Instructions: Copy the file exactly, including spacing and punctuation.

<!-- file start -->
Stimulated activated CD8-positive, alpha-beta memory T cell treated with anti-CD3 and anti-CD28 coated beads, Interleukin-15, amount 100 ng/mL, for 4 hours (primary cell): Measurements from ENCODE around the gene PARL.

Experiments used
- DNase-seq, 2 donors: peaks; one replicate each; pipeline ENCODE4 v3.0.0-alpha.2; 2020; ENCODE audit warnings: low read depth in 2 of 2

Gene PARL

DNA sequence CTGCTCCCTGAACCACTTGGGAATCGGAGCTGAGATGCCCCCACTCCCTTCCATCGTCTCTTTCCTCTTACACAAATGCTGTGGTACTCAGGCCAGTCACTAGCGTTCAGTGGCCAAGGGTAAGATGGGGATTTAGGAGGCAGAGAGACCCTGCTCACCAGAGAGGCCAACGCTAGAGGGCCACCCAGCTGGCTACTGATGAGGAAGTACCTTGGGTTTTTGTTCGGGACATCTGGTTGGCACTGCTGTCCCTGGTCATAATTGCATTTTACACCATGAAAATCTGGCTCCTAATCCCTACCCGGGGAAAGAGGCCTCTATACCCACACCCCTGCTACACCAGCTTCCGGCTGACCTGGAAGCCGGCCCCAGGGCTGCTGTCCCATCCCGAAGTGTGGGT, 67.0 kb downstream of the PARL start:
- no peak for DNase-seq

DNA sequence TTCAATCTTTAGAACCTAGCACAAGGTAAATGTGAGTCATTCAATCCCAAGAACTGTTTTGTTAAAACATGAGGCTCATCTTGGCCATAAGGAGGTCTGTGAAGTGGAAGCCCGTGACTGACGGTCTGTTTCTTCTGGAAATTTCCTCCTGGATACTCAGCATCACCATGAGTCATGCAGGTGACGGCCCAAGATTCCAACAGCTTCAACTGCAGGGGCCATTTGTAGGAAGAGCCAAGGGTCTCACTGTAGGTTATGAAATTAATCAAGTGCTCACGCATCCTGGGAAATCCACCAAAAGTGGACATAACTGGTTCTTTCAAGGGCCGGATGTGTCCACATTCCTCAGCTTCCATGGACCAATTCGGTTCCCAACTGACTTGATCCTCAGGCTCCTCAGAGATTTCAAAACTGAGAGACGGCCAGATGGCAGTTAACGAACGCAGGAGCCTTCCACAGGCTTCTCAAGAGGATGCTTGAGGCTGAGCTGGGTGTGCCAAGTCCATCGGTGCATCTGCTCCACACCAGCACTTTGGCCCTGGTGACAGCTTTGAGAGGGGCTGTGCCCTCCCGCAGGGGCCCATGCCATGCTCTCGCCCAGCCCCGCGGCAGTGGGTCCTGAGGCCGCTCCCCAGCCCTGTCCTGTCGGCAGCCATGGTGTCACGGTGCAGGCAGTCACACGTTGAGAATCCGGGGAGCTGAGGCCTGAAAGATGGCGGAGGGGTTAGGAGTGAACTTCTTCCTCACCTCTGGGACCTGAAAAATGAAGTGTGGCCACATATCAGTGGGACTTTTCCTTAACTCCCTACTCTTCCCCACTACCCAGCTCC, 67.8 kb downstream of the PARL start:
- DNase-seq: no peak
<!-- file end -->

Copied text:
Stimulated activated CD8-positive, alpha-beta memory T cell treated with anti-CD3 and anti-CD28 coated beads, Interleukin-15, amount 100 ng/mL, for 4 hours (primary cell): Measurements from ENCODE around the gene PARL.

Experiments used
- DNase-seq, 2 donors: peaks; one replicate each; pipeline ENCODE4 v3.0.0-alpha.2; 2020; ENCODE audit warnings: low read depth in 2 of 2

Gene PARL

DNA sequence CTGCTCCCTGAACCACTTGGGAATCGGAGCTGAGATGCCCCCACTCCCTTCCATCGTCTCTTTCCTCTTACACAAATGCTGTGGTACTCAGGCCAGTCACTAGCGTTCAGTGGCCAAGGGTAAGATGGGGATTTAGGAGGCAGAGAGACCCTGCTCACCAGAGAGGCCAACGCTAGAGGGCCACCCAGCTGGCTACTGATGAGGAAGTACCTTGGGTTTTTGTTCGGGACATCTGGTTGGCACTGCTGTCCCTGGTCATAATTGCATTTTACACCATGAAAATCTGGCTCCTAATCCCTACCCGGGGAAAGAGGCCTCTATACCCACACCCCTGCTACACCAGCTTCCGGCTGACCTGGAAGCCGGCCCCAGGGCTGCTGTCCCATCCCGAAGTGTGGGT, 67.0 kb downstream of the PARL start:
- no peak for DNase-seq

DNA sequence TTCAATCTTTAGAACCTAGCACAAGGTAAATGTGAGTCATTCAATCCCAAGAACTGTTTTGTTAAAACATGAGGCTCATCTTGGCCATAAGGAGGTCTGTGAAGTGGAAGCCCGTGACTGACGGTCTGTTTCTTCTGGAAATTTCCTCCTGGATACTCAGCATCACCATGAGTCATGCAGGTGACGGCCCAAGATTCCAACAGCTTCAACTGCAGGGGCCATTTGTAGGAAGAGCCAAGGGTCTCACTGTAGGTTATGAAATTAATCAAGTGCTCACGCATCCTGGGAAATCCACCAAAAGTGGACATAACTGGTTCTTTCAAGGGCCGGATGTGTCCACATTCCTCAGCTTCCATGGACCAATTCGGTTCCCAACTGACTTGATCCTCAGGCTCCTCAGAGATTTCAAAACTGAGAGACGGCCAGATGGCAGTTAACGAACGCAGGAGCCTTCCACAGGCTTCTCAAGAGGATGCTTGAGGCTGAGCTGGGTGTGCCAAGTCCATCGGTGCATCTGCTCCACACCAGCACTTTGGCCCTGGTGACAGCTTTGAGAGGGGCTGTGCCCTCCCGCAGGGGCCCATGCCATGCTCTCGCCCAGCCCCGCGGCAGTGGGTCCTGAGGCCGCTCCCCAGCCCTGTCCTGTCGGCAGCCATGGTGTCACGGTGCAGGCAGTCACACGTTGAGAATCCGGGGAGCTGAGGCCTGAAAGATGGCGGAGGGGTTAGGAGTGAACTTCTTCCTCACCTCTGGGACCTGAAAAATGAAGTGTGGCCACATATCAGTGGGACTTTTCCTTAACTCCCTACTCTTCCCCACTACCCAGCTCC, 67.8 kb downstream of the PARL start:
- DNase-seq: no peak